Champaign County’s first-ever 24/7 homeless shelter — known as Strides — is in a race against the clock as it prepares to open before the onset of the cold season.
According to organizers, the Strides shelter will be at either one of two Champaign locations: CU at Home’s current location, 70 E. Washington St., or 119 E. University Ave. It’s predicted to open on Nov. 1.
Neighborhood Programs Manager Jennifer Carlson said the Strides shelter will be a low-barrier shelter, so sobriety is not a factor in whether people can receive help.
“We like to say that if a person is not on their way to the hospital because they’re having a medical issue, or they’re not on their way to a community jail because they’re committing a crime, they should be able to stay at the shelter,” Carlson said.
Carlson said Strides will not only provide physical shelter for people who are homeless, but hopefully substance abuse and mental health services as well.
“There’s going to be a real wraparound approach to getting people physically well, medically well, and then work on getting people into more of a permanent housing option,” Carlson said.
According to Carlson, Strides will be able to shelter 50 men and 10 women on a daily basis, which she said should meet the needs of the community. She said it’ll cost around $1.9 million per year to keep the shelter running, including staffing.
The city of Champaign is spending $3.9 million to fund the shelter for its first two years, but Carlson said it’s up to the city of Champaign Township to do the actual work of providing shelter services. However, she said multiple departments within the city of Champaign are mobilizing to help the effort.
“Homelessness is a citywide issue that frequently is addressed at the city level, so we’re supporting the city of Champaign Township, though, in actually providing the services,” she said.
Although the shelter will be funded by the city of Champaign during its first two years, Champaign Township Supervisor Andrew Quarnstrom said the township is already looking to pursue long-term funding.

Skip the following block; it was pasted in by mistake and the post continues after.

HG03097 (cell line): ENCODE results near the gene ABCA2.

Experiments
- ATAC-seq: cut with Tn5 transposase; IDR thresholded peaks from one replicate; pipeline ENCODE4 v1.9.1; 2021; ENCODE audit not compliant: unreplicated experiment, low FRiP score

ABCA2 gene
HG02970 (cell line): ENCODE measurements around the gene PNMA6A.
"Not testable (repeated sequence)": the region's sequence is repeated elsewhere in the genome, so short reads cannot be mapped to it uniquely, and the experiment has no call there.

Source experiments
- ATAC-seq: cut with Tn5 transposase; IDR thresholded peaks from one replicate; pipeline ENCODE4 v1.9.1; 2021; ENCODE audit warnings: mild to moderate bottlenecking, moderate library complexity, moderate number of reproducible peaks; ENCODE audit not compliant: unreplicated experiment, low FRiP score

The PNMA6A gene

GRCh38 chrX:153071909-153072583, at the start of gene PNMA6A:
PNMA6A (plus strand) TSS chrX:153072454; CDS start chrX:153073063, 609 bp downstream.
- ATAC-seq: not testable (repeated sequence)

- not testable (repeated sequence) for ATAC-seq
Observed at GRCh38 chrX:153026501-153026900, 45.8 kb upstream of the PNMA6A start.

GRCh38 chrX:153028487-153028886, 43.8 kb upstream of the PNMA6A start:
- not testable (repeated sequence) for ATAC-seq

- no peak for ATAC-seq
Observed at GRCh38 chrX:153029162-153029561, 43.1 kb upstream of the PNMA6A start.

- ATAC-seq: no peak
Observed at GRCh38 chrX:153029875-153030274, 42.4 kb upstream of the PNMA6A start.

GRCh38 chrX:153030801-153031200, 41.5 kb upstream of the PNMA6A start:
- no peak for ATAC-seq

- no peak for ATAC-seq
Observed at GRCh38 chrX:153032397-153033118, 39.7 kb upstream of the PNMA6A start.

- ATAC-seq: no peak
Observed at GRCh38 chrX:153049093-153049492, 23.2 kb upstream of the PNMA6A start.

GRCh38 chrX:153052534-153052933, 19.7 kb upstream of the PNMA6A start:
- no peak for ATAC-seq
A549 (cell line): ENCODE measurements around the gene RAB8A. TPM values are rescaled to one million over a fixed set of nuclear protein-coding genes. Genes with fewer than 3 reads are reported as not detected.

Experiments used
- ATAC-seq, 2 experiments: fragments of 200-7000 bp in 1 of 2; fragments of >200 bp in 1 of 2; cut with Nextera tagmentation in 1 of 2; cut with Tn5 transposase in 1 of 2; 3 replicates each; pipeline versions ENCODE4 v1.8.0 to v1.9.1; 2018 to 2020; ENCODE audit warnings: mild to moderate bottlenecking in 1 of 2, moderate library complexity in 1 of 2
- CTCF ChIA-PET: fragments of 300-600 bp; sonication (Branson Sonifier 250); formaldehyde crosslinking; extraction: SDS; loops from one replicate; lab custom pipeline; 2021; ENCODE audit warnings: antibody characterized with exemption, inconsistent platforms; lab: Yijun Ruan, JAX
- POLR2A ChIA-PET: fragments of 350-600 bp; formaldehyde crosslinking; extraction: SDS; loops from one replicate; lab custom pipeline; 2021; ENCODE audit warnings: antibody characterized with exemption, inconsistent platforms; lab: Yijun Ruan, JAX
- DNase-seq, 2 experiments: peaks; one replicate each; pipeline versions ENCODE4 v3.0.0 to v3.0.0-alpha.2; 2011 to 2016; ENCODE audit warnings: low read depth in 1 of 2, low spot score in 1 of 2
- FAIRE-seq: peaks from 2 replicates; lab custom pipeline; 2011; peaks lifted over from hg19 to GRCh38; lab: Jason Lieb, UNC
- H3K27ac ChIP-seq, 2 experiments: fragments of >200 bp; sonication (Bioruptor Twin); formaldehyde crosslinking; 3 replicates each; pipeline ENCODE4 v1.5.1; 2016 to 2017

“Our next goal is to secure permanent funding for the mark past two years,” Quarnstrom said. “So what we’re going to be doing is reaching out to other local governments to other partners to other agencies who are impacted by homelessness, you know, to help fight this issue.”
He said there was a “significant need” for a 24/7 shelter in the CU community.
Both Carlson and Quarnstrom agreed that the biggest obstacles in the way of Strides’ opening are employing staff members and securing a permanent home for the shelter. The township has already begun the application process, and Quarnstrom said they’re looking to hire 18 people, including the shelter coordinator, safety personnel and case managers.
“Operating in a homeless shelter is not easy,” Quarnstrom said. “It’s not for the faint of heart, and we recognize that. So I would say securing that location, and ultimately employing the personnel that we need are probably my two greatest concerns.”
Although Strides is set to open on Nov. 1, Quarnstrom said some parts of the planning process are out of the township’s control.
“That’s our goal,” he said. “There’s a million things that are in play here. We believe we can make that happen, but we can only control certain aspects of this.”
He said he’s heard concerns from business owners on University Avenue who are concerned about the shelter’s potential placement in the Habitat for Humanity building. While he said the organizers will work to minimize those issues, it’s a complicated issue.
“Everybody so far believes there should be a shelter,” Quarnstrom said. “Some people believe it just shouldn’t be near them, and I get it … But the reality is, if we’re going to shelter homeless men and women in our community, we have to go where they are. If we build a shelter in West Champaign and it’s not accessible, then it really defeats the purpose.”
Overall, though, he said Strides has earned a positive response among members of CU and that many people recognize the need for a 24/7 homeless shelter, adding that it’ll put Champaign County “on the forefront of sheltering, especially as it related to a smaller community like ours.”
“It takes a community that has some passion and cares about their most underserved to address those things, and I think we are that type of community,” Quarnstrom said. “Our community members recognize the importance of sheltering the unsheltered, addressing their needs, and that ultimately makes our community a better place.”